With global mental health worsening, WHO calls for more investment in the sector
Due to the increase in mental health problems worldwide during the Covid-19 pandemic, the World Health Organization (WHO) asked, in a document published this Thursday (17/6), that all nations make more investments in the sector, emphasizing that “the suffering is enormous”.
In 2020 alone, rates of depression and anxiety rose 25%, at a time when scarce health resources were focused on fighting the coronavirus.
If before Covid-19, almost 1 billion people lived with a mental disorder, according to a report by the UN agency on the situation of global mental health, the trend is that this number has suffered a drastic increase in recent years.
Despite the growth of interest in the subject, there was no improvement in the countries’ investments in the area. According to the WHO report, only 2% of national health budgets and less than 1% of all international aid are dedicated to mental health.
“All these numbers are very, very low,” WHO Mental Health Unit consultant Mark Van Ommeren told a news conference.
Inequality and stigma
The document also points out that one in eight people in the world lives with a mental illness. The World Report on Mental Health indicates that this reality is exacerbated in situations of inequality in access to care. In high-income countries, more than 70% of people with psychoses receive treatment, compared to 12% in low-income countries.
Recognizing difficulties and seeking expert help are the best ways to deal with times when the stress load is high.Getty Images
But how do you know when to seek help? The quality of mental health is determined by how we deal with feelingsGetty Images
Mentally healthy people are able to deal in a balanced way with conflicts, disturbances, traumas or important transitions in different life cycles. However, some signs can indicate when mental health is not good.Getty Images
Insomnia: if there is no quality sleep, it is impossible to recover the energy needed to move on to a new day. Sleep disorders are one of the main factors that affect people’s mental health.Getty Images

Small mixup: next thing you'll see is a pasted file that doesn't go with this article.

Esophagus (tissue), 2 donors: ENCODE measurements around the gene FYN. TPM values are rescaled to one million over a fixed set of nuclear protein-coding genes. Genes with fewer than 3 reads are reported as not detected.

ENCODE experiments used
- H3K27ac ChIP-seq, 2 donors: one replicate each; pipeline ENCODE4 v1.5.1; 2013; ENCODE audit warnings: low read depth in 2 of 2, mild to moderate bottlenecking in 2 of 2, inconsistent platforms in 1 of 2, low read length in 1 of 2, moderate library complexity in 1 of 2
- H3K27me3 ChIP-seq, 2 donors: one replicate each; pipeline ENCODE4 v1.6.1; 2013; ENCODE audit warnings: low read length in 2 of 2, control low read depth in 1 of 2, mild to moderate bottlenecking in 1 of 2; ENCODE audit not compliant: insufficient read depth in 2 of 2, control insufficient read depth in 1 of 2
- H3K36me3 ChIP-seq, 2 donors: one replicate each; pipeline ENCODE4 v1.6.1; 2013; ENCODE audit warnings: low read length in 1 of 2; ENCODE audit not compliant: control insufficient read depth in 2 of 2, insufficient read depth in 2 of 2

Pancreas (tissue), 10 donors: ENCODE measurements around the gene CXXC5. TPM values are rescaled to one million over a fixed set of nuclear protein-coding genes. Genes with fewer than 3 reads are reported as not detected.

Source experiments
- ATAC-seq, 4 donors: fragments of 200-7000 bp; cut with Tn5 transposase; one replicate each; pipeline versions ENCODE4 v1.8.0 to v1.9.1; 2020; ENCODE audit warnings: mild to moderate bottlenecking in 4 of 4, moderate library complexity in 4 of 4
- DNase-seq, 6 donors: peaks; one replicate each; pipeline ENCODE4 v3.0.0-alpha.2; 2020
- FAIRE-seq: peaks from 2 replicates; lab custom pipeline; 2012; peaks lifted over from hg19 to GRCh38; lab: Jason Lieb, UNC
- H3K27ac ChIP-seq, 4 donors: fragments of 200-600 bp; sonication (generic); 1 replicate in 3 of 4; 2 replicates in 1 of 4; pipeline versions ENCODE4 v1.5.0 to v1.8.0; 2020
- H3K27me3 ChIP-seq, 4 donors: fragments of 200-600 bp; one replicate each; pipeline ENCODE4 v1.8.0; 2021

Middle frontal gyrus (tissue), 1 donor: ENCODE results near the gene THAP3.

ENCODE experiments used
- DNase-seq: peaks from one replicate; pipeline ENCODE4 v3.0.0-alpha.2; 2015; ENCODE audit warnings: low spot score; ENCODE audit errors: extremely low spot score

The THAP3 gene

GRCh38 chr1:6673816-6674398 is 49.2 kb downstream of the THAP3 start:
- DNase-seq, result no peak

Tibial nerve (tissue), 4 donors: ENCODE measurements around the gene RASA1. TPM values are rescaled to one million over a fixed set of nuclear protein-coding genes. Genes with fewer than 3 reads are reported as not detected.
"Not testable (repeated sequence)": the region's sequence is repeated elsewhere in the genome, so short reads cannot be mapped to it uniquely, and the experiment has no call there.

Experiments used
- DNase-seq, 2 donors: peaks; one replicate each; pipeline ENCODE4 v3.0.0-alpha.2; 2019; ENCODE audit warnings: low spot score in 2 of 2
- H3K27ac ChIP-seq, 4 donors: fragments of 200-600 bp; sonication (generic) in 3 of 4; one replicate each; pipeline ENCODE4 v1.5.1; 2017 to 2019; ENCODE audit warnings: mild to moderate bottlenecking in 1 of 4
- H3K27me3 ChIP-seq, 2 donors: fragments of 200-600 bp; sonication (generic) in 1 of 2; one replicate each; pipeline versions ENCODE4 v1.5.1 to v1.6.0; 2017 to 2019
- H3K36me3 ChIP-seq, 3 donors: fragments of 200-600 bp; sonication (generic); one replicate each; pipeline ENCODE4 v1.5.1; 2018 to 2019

Stress: if irritation is recurrent and leads us to have increased reactions to small events, the red light should be triggered. If stress is accompanied by trouble sleeping, it’s time to seek help.Getty Images
Sudden changes in mood: mood depends on different situations, however, if the inconstancy is persistent it can be a signal from the body that something is not right and a change in habits may be necessary.Getty Images
Memory lapses: if the person begins to notice that their memory is failing in everyday life with very simple things, it is likely that they are experiencing an episode of mental exhaustion.Getty Images
Change in appetite: in food, the person who eats much more than he should use food as an outlet to relieve anxiety. Others completely lose their appetite.Getty Images
Low self-esteem: another warning sign is the feeling of incapacity, powerlessness and fragility. In this case, it is common for the person to feel less important and think that no one cares about them.Getty Images
Neglect with hygiene: one of the characteristics of depression is the loss of the will to take care of oneself. The person usually has compromised body hygiene and loses vanityGetty Images
Continuous feeling of sadness: unlike sadness, depression is an internal phenomenon, which does not need an event. The person becomes apathetic and does not feel like doing anythingGetty Images
To receive a diagnosis and start appropriate treatment, it is very important to consult a psychiatrist or psychologist. As soon as you notice that you don’t feel as well as you used to, look for a professional to help you find the causes of your discomfort.Getty Images
The report also calls for an end to stigmatization associated with mental health. According to the document, one in 20 suicide attempts leads to death, which is the cause of one in 100 deaths annually worldwide.
WHO Director-General Tedros Adhanom Ghebreyesus said in a statement that everyone, at some point in their lives, will have contact with someone who suffers from mental illness.
“Investing in mental health is investing in a better life and future for everyone”, he concludes.